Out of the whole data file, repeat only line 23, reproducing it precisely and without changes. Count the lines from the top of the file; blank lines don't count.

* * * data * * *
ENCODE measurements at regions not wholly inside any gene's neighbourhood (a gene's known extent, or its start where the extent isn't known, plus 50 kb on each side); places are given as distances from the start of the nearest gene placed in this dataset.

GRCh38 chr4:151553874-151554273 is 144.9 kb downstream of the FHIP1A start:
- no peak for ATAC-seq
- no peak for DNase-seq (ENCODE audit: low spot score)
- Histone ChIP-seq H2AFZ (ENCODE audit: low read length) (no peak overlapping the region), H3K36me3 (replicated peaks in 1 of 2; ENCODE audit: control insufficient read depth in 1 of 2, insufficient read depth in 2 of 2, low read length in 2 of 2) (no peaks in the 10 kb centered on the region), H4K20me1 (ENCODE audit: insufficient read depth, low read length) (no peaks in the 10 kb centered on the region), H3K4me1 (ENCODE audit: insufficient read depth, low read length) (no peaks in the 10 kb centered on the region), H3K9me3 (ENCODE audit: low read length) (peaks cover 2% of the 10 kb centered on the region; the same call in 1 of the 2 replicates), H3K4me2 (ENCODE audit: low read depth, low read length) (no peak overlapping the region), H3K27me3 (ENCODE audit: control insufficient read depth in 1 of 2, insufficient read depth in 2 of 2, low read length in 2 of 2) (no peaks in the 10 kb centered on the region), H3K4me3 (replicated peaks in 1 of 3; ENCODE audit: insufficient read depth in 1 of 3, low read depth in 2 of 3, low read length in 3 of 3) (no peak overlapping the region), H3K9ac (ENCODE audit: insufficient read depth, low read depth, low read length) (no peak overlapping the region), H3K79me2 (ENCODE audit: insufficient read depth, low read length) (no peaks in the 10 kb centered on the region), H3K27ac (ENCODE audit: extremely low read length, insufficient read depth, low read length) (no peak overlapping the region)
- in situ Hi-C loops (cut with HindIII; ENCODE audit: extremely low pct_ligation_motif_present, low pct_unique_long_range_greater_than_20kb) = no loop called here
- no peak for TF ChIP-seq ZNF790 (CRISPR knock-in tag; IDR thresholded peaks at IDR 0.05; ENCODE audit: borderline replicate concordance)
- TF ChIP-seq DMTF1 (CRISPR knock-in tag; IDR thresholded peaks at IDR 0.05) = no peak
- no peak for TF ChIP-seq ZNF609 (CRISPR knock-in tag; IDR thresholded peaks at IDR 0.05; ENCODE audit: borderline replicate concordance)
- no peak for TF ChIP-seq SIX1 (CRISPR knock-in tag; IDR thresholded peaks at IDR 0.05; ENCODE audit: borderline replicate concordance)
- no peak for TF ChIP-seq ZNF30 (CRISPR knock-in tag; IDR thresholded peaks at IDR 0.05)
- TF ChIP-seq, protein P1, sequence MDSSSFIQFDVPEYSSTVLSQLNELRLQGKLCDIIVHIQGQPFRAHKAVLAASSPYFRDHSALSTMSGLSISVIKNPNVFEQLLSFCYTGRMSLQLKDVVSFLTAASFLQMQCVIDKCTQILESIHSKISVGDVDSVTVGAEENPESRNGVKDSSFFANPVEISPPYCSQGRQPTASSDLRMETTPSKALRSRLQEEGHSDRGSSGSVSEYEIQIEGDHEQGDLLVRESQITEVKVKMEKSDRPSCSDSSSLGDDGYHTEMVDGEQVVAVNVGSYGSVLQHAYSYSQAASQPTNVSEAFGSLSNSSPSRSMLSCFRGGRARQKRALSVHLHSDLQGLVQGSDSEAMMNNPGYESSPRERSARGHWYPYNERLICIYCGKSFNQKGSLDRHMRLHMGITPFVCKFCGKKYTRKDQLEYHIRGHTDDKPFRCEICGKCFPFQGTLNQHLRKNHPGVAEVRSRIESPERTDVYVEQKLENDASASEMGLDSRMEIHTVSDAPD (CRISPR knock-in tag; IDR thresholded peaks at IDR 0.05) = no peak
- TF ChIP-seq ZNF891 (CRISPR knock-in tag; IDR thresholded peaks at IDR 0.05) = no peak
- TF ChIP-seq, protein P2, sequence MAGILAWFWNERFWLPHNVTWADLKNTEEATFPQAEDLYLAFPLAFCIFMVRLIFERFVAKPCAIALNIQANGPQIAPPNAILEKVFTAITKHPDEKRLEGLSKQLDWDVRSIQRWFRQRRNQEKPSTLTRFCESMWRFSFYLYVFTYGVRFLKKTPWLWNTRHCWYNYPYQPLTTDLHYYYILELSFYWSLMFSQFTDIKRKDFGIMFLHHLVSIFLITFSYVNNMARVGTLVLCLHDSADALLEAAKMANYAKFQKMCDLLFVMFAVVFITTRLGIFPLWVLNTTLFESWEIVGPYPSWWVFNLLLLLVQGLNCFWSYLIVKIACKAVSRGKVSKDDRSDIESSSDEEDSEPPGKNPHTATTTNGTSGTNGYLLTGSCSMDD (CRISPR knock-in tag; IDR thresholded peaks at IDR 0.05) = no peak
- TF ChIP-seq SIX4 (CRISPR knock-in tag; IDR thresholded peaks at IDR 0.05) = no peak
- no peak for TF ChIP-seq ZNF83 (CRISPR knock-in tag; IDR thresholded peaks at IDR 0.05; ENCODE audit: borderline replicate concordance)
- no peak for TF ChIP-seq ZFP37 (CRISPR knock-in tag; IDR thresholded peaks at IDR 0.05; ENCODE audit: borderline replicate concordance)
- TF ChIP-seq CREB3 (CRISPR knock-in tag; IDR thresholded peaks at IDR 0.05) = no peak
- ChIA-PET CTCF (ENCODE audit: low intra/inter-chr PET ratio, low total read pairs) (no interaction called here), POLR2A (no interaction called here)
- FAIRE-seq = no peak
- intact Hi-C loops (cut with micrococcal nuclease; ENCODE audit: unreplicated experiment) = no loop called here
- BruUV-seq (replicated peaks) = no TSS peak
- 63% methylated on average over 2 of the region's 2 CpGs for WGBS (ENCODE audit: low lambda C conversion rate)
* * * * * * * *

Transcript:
- 63% methylated on average over 2 of the region's 2 CpGs for WGBS (ENCODE audit: low lambda C conversion rate)